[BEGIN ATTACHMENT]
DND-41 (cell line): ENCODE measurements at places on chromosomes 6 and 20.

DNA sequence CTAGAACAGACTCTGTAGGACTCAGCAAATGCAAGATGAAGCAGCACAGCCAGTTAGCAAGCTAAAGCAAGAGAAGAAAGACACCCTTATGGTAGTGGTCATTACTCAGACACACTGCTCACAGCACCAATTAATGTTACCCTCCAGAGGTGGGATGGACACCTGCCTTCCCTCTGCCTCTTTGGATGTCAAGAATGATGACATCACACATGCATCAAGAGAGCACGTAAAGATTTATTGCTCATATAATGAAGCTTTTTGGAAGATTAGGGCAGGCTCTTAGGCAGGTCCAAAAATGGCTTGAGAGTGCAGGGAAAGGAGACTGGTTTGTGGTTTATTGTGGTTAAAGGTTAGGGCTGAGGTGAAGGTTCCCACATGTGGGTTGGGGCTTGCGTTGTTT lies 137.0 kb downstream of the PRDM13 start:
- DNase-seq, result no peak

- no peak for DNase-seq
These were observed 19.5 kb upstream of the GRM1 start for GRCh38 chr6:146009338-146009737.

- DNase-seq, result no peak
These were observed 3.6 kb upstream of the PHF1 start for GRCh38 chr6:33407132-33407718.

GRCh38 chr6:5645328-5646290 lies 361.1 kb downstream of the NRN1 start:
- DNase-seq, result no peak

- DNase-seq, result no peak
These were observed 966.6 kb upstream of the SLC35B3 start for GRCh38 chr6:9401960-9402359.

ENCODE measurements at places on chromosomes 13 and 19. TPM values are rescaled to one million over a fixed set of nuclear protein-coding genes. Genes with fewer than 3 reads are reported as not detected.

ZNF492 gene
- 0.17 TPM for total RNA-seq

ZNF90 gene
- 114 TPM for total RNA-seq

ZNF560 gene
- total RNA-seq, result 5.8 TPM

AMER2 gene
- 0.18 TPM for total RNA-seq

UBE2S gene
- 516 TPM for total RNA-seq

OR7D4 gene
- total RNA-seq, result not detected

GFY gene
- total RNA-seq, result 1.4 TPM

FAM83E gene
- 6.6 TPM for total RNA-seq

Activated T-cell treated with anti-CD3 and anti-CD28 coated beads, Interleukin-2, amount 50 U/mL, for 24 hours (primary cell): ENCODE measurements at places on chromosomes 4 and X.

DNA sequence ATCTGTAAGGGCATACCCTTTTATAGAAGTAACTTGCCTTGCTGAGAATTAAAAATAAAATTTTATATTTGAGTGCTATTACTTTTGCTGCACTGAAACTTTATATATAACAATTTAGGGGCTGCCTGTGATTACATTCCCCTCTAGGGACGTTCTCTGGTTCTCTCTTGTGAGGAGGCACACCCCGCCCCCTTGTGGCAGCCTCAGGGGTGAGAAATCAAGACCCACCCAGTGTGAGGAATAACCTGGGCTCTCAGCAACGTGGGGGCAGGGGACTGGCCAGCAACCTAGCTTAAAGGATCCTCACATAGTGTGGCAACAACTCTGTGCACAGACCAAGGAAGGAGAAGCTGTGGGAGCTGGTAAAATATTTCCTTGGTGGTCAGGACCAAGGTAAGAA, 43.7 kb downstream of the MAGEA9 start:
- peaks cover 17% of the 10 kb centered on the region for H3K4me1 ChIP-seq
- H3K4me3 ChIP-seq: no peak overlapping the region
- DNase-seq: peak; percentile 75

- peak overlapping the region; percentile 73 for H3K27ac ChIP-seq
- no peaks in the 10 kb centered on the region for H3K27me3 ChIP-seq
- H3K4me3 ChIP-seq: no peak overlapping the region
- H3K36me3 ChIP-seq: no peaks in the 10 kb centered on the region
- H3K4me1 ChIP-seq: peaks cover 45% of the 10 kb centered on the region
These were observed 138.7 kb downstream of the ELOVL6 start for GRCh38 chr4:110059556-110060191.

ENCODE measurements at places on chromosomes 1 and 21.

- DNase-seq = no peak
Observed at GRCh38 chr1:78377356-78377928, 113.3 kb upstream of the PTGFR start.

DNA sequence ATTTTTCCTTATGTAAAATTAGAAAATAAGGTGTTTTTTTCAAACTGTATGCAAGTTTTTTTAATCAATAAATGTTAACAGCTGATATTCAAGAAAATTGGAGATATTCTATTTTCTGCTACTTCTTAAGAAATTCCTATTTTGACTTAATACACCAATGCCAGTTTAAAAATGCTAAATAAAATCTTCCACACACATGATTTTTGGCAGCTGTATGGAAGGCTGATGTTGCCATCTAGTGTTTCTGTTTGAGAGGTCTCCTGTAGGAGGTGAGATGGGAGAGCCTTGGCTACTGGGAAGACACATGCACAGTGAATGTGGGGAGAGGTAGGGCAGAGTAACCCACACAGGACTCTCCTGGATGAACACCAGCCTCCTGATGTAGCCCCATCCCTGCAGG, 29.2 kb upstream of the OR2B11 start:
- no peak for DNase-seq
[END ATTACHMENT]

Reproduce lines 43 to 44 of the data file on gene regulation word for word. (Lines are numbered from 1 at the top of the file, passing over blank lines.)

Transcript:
DNA sequence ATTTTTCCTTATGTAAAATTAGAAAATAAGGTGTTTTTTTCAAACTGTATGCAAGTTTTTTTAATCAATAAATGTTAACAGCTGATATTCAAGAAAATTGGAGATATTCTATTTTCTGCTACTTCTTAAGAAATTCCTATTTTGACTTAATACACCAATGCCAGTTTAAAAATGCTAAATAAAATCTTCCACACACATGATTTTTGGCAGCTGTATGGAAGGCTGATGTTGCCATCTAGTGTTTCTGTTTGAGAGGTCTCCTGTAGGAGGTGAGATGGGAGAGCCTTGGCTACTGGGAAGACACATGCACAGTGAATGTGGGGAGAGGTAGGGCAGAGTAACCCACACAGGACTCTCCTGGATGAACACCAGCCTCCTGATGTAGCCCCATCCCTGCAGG, 29.2 kb upstream of the OR2B11 start:
- no peak for DNase-seq